Clinical posters presented at American Thoracic Society (ATS) Conferences


Outcomes with High-Frequency Chest Wall Oscillation Among Patients with Non-CF
Bronchiectasis or COPD

Download PDF Derek Weycker Ph.D.1, Gary L. Hansen Ph.D.2, Frederic D. Seifer M.D.3 1Policy Analysis Inc. (PAI), Brookline, MA, 2RespirTech, St Paul, MN, 3St. Lawrence Health System, Potsdam, NY

The poster was presented at the American Thoracic Society (ATS) meeting in Washington, DC, May 21, 2017

Abstract

High-frequency chest wall oscillation (HFCWO) has gained acceptance for treating airway clearance issues in patients with non-CF bronchiectasis (BE), either by itself or combined with chronic obstructive pulmonary disease (COPD). Little is known about the effectiveness of HFCWO for patients with COPD who lack a diagnosis of BE (COPD-only).

Using a large commercial database of healthcare claims, patients who had an initial claim for HFCWO and a diagnosis of BE or COPD-only (865 and 135, respectively). Mean healthcare utilization for any reason was calculated for the three months prior to and the three months after initiating HFCWO therapy.

Number of hospitalizations, physician office visits, emergency department visits, and prescriptions were lower during the period following start of HFCWO therapy. These findings were true for both BE and COPD-only groups.

Introduction

  • High-frequency chest wall oscillation (HFCWO) is increasingly used for airway clearance therapy in patients with non-CF bronchiectasis (BE) and chronic obstructive pulmonary disease (COPD).
  • Limited evidence currently exists on the relationship between HFCWO therapy and clinical/economic outcomes in patients with BE, and even less evidence exists on this relationship in patients with COPD who do not have BE.

Method

  • A retrospective pre/post-cohort design and data from a healthcare claims repository were employed:
    • Data were deidentified and thus exempt from IRB approval.
  • The study population included all patients who had ≥1 encounter for HFCWO therapy between January 2010 and December 2012 and, at any time on or before the first encounter for HFCWO therapy, had evidence of BE (irrespective of COPD) or COPD-only (i.e., without BE).
  • Study outcomes–including selected measures of all-cause healthcare utilization–were evaluated during the three-month period before and three-month period after initiation of HFCWO therapy.
  • Statistical comparisons were undertaken using a dependent-samples t-test, and were adjusted for differential follow-up.

Table 1. All-cause healthcare utilization for patients with BE (with or without COPD) and COPD (without BE). Mean values for utilization are provided for the three-month periods before and after initiation of HFCWO therapy. (NS) indicates not statistically significant.

Figure 1. The change in all-cause healthcare utilization for patients with BE (with or without COPD) and COPD (without BE), comparing the three-month periods before and after initiation of HFCWO therapy. (NS) indicates not statistically significant.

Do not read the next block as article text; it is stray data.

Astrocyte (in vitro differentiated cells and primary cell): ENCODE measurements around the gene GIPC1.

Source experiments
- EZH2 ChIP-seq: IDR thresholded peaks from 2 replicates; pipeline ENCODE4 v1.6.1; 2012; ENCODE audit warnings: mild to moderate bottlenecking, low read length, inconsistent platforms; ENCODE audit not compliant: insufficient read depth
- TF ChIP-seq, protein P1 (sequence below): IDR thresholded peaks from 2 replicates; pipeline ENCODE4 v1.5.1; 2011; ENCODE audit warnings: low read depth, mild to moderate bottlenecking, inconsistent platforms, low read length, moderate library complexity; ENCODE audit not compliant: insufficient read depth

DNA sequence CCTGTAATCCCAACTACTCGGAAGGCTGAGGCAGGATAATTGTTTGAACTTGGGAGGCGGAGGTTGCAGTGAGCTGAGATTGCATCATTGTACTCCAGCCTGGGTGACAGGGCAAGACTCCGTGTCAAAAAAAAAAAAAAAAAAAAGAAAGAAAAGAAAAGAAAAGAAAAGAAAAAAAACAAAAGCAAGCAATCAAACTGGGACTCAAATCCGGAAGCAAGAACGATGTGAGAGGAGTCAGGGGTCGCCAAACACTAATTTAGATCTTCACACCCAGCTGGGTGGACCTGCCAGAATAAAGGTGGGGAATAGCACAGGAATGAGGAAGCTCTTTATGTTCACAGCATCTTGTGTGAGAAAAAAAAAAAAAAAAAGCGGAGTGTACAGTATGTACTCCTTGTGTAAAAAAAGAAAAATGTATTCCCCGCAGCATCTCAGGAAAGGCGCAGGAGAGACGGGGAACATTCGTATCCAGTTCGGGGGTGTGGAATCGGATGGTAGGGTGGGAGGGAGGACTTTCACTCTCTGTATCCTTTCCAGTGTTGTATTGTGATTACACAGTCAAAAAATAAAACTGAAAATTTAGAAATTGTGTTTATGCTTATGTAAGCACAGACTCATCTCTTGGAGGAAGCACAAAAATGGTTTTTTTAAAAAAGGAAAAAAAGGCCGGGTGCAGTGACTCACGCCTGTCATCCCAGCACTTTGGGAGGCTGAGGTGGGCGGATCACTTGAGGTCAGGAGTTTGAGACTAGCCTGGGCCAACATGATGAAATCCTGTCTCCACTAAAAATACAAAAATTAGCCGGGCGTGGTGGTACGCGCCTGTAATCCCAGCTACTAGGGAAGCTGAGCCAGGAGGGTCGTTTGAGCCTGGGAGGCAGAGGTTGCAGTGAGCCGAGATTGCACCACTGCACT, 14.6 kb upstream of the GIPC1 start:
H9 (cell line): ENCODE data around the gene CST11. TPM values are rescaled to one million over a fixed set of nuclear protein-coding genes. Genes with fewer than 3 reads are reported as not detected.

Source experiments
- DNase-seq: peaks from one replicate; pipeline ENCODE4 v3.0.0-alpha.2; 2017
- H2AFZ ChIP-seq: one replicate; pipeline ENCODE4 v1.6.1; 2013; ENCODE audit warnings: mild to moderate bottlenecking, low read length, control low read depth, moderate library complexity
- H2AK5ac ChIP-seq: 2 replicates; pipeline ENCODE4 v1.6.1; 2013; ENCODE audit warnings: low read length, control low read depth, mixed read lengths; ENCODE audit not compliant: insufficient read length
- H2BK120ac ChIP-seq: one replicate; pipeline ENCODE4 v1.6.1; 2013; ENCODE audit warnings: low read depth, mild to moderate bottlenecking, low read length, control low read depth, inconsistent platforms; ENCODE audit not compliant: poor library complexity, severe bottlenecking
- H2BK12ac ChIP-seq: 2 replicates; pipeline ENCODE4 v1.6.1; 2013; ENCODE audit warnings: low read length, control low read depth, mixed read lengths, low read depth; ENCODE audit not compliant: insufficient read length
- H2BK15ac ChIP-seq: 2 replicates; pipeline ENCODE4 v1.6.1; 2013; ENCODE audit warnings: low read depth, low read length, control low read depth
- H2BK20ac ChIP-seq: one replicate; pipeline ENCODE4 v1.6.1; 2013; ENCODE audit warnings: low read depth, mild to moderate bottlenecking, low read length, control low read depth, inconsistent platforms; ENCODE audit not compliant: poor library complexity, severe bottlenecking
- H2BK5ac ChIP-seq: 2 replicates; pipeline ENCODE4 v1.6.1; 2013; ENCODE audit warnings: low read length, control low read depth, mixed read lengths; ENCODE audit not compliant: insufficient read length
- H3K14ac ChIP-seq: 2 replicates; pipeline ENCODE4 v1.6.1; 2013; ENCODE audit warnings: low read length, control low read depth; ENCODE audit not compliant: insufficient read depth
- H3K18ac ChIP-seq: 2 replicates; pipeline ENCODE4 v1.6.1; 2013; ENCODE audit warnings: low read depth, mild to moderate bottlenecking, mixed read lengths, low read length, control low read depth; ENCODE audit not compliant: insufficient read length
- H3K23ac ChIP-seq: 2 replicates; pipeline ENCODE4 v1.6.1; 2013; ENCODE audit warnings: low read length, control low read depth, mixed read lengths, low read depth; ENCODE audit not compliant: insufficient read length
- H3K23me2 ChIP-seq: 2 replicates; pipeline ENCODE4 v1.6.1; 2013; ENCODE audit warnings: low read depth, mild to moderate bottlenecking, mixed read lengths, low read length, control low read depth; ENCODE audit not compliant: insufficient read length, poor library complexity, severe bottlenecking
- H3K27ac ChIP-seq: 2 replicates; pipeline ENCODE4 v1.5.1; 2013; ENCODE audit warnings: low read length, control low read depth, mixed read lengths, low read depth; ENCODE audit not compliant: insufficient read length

Results

  • The study population included 865 patients with BE and 135 patients with COPD only who had initiated HFCWO therapy.
  • Among patients with BE:
    • The mean number of all-cause hospitalizations was lower by 33% during the post-period versus pre-period (0.2 vs. 0.3, p<0.001).
    • Numbers of physician office visits, emergency department visits, hospital outpatient visits, and prescriptions also were significantly lower.
  • Among patients with COPD-only:
    • The mean number of all-cause hospitalizations was lower by 40% during the post-period (0.3 vs. 0.5, p=0.020).
    • Physician office visits and emergency department visits also also were significantly lower.

Discussion

  • HFCWO has found increasing acceptance in treating adults with non-CF bronchiectasis.
  • Studies have found HFCWO to be effective for non-CF bronchiectasis1 and also for COPD when the status of BE was unknown.2-4
  • The paucity of published results for COPD-only patients may be due, in part, to the lack of reimbursement for this condition.
  • These data suggest that HFCWO is effective in COPD patients without recognized bronchiectasis.
  • More research is needed to confirm these findings.

Conclusions

  • For patients with non-CF bronchiectasis and patients with COPD
    in the absence of BE, hospitalizations and other metrics of
    utilization were significantly improved during the three-month
    period following initiation of HFCWO therapy.
  • Patients with COPD without recognized bronchiectasis
    may benefit from HFCWO treatment.

References

1. Nicolini A, Cardini F, Landucci N, Lanata S, Ferrari-Bravo M, Barlascini C. Effectiveness of treatment with high-frequency chest wall oscillation in patients with bronchiectasis. BMC Pulm Med. 2013;13:21.
2. Chakravorty I, Chahal K, Austin G. A pilot study of the impact of high-frequency chest wall oscillation in chronic obstructive pulmonary disease patients with mucus hypersecretion. Int J Chron Obstruct Pulmon Dis. 2011;6:693-699.
3. Diette G, Bilderback A, B. B, Kachel D, Wise R, C. R. Adherence to high-frequency chest wall oscillation (HFCWO) improves quality of life in COPD [Abstract]. European Respiratory Society Annual Congress, Vienna, Austria, September 12-16 2009. 2009:P2090.
4. Mahajan AK, Diette GB, Hatipoglu U, et al. High frequency chest wall oscillation for asthma and chronic obstructive pulmonary disease exacerbations: a randomized sham-controlled clinical trial. Respir Res. 2011;12:120.

This study was sponsored by RespirTech, through funding to Policy Analysts, Inc. (PAI). Gary Hansen is employed by RespirTech. Frederic Seifer is a consultant to RespirTech and a member of its advisory panel.
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